United States District Court, D. Connecticut
RULING ON PENDING MOTIONS
R. UNDERHILL UNITED STATES DISTRICT JUDGE.
January 3, 2018, Joel Matias, an inmate currently confined at
MacDougall-Walker Correctional Institution
(“MWCI”) in Suffield, Connecticut, brought a
civil rights complaint under 42 U.S.C. § 1983 against
four Department of Correction (“DOC”) employees
(Warden Chapdelaine, Counselor Supervisor R. Weldon,
Correction Officer Exelee Anderson, and Captain Ogando), and
Mark Silver, another inmate at MWCI. After initial review, I
permitted Matias' Eighth Amendment and negligence claims
to proceed against Anderson in her individual and official
capacities for failing to protect him from harm. See
Initial Review Order, Doc. No. 7 at 4-5, 10. I also exercised
supplemental jurisdiction over Matias' state law assault
and battery claims and permitted them to proceed against
Silver. Id. at 8-10. The claims against the other
defendants were dismissed. Id. at 10.
Motion to Dismiss (Doc. Nos. 25, 26)
11, 2018, Silver filed the instant motion to dismiss the
assault and battery claims against him. Mot. to Dismiss, Doc.
Nos. 25, 26. He makes several arguments countering
Matias' allegations regarding the assault and contends
that he should not be held liable for Matias' injuries.
Although he does not state the specific legal grounds for his
motion, I construe his motion as grounded in Matias'
failure to state a claim upon which relief can be granted
under Federal Rule of Civil Procedure 12(b)(6). Matias filed
his written opposition to Silver's motion on August 30,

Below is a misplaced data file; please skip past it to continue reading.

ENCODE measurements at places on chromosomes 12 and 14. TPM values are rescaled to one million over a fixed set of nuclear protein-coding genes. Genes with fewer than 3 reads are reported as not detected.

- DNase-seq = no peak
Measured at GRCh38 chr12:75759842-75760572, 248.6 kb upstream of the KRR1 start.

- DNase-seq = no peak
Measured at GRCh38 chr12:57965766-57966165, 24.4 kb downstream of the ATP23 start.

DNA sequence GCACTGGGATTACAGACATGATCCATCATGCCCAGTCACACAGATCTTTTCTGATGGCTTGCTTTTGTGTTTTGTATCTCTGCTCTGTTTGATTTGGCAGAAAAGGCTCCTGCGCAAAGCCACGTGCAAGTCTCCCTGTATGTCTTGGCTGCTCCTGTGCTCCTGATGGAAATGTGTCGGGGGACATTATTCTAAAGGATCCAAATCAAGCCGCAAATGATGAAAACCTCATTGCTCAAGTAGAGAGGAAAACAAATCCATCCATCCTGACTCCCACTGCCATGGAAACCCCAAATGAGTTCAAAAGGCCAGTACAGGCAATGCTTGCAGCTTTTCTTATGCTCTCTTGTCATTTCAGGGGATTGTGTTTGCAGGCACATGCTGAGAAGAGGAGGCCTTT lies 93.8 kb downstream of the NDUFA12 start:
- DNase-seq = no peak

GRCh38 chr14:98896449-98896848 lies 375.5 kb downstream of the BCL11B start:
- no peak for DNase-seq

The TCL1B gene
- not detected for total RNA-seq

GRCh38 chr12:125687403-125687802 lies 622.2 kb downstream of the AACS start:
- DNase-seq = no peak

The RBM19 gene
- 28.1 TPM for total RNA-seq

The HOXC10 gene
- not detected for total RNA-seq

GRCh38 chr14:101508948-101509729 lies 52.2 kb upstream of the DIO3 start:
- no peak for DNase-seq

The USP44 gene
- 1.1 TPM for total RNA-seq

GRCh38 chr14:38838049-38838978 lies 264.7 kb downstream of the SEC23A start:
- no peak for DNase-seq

2018. Pl.'s Mot. in Opp'n to Def.'s Mot. to
Dismiss (“Pl.'s Opp'n”), Doc. No. 32. In
it, Matias challenges the factual arguments raised in
Silver's motion and makes new allegations regarding
Silver's liability for the assault. Id. For the
following reasons, Silver's motion to dismiss is
Standard of Review
survive a motion to dismiss under Rule 12(b)(6), “a
complaint must contain sufficient factual matter, accepted as
true, to ‘state a claim to relief that is plausible on
its face.'” Ashcroft v. Iqbal, 556 U.S.
662, 678 (2009) (quoting Bell Atlantic Corp. v.
Twombly, 550 U.S. 544, 570 (2007)). “A claim has
facial plausibility when . . . plaintiff pleads factual
content that allows the court to draw the reasonable
inference that the defendant[s] [are] liable for the
misconduct alleged.” Id. The plausibility
standard is not a probability requirement; the complaint must
show, not merely allege, that the plaintiff is entitled to
relief. See id.
all allegations contained in the complaint are assumed to be
true, this tenet is ‘inapplicable to legal
conclusions.'” LaMagna v. Brown, 474
Fed.Appx. 788, 789 (2d Cir. 2012) (quoting Ashcroft,
556 U.S. at 678). See also Amaker v. New York State Dept.
of Corr. Servs., 435 Fed.Appx. 52, 54 (2d Cir. 2011)
(same). Accordingly, the Court is not “bound to accept
conclusory allegations or legal conclusions masquerading as
factual conclusions.” Faber v. Metro. Life Ins.
Co., 648 F.3d 98, 104 (2d Cir. 2011) (quoting Rolon
v. Henneman, 517 F.3d 140, 149 (2d Cir. 2008) (internal
quotation marks omitted)). Consequently, “[t]hreadbare
recitals of the elements of a cause of action, supported by
mere conclusory statements, do not suffice.”
Ashcroft, 556 U.S. at 678 (citing Twombly,
550 U.S. at 555).
. . . the complaint was filed pro se, it must be